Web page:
Fernando Alonso: McLaren driver 'must not rush return' after crash

Fernando Alonso crash
Fernando Alonso receives medical assistance after crashing at the Circuit de Catalunya

Fernando Alonso has been warned not to rush back to racing following the crash that left him concussed and forced him to miss this week's test.

The advice comes from Gil De Ferran, a winner of the Indianapolis 500 and two-time IndyCar champion, who suffered major concussions in his career.

De Ferran told BBC Sport that he feared his career was over after one of his concussion injuries.

And he says that returning too soon is "the worst thing a driver can do".

De Ferran, who was also sporting director of the Honda F1 team from 2005-7 after his retirement from the cockpit, said: "Hopefully he'll be OK and recuperate 100% but if I was his friend or advising him I would say: 'Don't return until you are 100% ready'.

"Especially a guy like him, whose talent is beyond question. He can only do himself more damage if he comes back when he's not ready."

Gil De Ferran (left) and Naoki Hattori
Gil De Ferran (left) began his career in Champ Car racing, alongside Japan's Naoki Hattori

In an exclusive interview, De Ferran, who raced against former F1 drivers David Coulthard and Rubens Barrichello in the junior ranks, spoke of:

  • the three times he suffered concussion in major accidents in his career
  • his fears after suffering concussion that his career might be over
  • the disorientating effects of the condition
  • how he managed to overcome the injury and fight back for his greatest career achievement

De Ferran added: "It seems that if Alonso had to spend three days in hospital, it's fairly serious.

"I had a lot of broken bones and so on, but concussions are by far the worst type of injury a racing driver can incur.

"The brain is a very delicate thing and it reacts in funny ways."

Physical effects of concussion

De Ferran, now 47, suffered concussion in two high-speed crashes in IndyCar racing - at Chicago Speedway in 2002 and at Phoenix Raceway in 2003 - after another early in his career, in Formula 3 in 1991.

"Concussions are not much fun," the Brazilian said. "The first one, in F3, affected my vision. I couldn't really see anything for a couple of weeks.

"The '02 one affected my inner-ear balance. I was dizzy for about a month. I couldn't even stand up properly, never mind drive. It was like being drunk,

"In the 2003 one, my third big concussion, I also had compression fractures of my neck and lower back.

"I missed a race and when I came back, for the Indy 500, everything was off. I could tell I wasn't driving well. My timing was off."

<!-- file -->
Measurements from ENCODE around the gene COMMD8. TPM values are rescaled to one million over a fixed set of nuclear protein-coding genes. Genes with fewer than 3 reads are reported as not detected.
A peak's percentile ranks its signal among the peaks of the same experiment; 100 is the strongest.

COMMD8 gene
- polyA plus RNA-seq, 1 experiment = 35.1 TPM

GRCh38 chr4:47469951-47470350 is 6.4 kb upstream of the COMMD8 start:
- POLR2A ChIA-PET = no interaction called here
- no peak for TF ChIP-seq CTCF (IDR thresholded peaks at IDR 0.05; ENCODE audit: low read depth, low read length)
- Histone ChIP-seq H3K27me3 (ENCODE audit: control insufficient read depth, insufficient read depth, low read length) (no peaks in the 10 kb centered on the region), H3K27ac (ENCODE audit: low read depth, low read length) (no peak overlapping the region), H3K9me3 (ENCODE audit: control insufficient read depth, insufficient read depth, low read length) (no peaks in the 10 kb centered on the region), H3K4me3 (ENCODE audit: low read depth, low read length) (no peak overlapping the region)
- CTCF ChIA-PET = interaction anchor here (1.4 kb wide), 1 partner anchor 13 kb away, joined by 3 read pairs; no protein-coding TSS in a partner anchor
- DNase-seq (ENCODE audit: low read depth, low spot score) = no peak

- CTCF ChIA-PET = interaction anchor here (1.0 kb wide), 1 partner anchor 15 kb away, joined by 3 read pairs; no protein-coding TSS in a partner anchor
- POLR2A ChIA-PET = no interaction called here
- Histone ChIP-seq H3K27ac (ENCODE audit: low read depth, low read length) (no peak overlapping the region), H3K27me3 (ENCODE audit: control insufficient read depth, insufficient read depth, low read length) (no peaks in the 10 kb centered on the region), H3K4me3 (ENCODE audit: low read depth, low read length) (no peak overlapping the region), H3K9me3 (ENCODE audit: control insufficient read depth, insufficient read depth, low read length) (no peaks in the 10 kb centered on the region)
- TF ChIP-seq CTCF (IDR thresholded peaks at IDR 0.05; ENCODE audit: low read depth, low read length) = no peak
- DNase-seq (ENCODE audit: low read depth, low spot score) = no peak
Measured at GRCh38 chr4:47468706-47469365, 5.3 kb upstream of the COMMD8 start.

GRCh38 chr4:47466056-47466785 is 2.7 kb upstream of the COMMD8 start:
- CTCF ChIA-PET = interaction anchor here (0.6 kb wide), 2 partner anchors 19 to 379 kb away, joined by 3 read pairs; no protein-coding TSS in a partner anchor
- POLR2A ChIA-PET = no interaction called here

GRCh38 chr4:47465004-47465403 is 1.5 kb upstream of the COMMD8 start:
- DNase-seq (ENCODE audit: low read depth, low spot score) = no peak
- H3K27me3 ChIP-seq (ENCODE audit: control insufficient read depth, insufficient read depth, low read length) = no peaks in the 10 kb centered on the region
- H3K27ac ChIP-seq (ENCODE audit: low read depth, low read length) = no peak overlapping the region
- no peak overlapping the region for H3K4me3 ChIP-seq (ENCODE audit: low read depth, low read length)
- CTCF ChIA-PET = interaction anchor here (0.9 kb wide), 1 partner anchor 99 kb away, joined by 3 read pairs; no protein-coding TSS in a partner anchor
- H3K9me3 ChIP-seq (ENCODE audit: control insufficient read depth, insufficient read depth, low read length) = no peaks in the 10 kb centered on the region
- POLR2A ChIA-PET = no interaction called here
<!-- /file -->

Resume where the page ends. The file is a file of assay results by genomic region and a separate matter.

Gil De Ferran (right), Nick Fry (left) and Jenson Button (centre)
De Ferran (right) worked as sporting director of the Honda F1 team after his retirement from racing, working with a young Jenson Button

Fears for his career

De Ferran returned from the third accident in time to take part in practice for the Indy 500, where average lap speeds are well in excess of 200mph.

He says that he had so much trouble driving on his first day in the car that he felt he might have to retire.

"Frankly, it was a bit of a mild panic", he said. "It was a matter of saying: 'Calm down a bit. Let's see if that's really the case, get out there again and see what happens.'

"Thankfully, in Indy you had a lot of practice time and things started to come back to me.

"It was only really when I was able to find myself alone on the race track, when no-one else was going out at the hottest part of the day, that I was able to say: 'Just let me do my own thing here.'

"I drove around and started feeling more at one with the car again.

"You don't know if you're going to be like this forever but eventually things came back to normal and I was able to do everything normally again."

Gil De Ferran
De Ferran's finest moment came when he took victory in the 2003 Indianapolis 500

A happy ending

It is two weeks before the F1 teams will be in Australia for the first race of the season, with first practice starting at 12:30 local time on 13 March.

While there must be questions about whether Alonso will be fit enough to take part in that race, it is far from impossible. Back in 2003, three weeks after thinking his career was over, De Ferran won the Indy 500.

"The beauty of the story is that there I was on the first day of practice thinking my career is over I can't drive any more and at the end of the event I was drinking the milk," De Ferran said, referring to the traditional winner's celebration at Indianapolis.

"I went from the lowest low - thinking I was going to have to give up a career I loved and had been my life ever since I was a kid - to achieving possibly my biggest success in a racing car."

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